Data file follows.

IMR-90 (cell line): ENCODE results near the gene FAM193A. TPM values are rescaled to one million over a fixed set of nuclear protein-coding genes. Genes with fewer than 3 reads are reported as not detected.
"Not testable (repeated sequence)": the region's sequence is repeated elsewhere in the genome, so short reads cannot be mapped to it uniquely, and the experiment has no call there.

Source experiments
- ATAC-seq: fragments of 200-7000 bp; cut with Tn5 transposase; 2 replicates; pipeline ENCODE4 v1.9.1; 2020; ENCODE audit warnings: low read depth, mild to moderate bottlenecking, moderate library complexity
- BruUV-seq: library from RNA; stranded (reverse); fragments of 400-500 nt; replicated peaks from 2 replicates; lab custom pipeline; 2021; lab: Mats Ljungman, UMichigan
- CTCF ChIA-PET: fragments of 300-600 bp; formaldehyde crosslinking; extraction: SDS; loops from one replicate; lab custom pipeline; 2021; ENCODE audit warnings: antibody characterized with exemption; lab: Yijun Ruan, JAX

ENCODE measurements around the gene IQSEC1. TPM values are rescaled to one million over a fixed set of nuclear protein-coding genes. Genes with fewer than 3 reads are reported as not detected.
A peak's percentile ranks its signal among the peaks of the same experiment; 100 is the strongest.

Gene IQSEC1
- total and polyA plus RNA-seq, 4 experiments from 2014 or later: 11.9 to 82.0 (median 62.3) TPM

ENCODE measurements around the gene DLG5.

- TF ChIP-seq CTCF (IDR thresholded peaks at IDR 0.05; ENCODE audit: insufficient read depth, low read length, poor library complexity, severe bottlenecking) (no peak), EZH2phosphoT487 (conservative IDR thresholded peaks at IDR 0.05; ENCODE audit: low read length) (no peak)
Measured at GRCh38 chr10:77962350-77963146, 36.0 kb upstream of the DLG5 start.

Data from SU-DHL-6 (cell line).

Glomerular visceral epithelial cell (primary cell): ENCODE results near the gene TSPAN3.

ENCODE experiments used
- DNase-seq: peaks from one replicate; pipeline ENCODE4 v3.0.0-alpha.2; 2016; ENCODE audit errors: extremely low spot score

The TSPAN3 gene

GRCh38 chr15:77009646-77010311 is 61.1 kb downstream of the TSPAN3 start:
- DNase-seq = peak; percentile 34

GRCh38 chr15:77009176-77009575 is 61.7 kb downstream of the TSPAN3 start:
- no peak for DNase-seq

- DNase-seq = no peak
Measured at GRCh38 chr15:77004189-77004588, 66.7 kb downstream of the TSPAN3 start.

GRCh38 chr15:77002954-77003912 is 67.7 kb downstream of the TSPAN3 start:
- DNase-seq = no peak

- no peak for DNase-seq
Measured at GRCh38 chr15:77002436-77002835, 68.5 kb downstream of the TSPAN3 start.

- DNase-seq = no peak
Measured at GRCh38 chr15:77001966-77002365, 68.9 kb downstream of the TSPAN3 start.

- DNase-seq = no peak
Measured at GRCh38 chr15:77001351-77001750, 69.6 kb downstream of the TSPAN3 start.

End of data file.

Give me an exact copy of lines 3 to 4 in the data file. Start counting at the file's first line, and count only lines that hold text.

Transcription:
Source experiments
- ATAC-seq: fragments of 200-7000 bp; cut with Tn5 transposase; 2 replicates; pipeline ENCODE4 v1.9.1; 2020; ENCODE audit warnings: low read depth, mild to moderate bottlenecking, moderate library complexity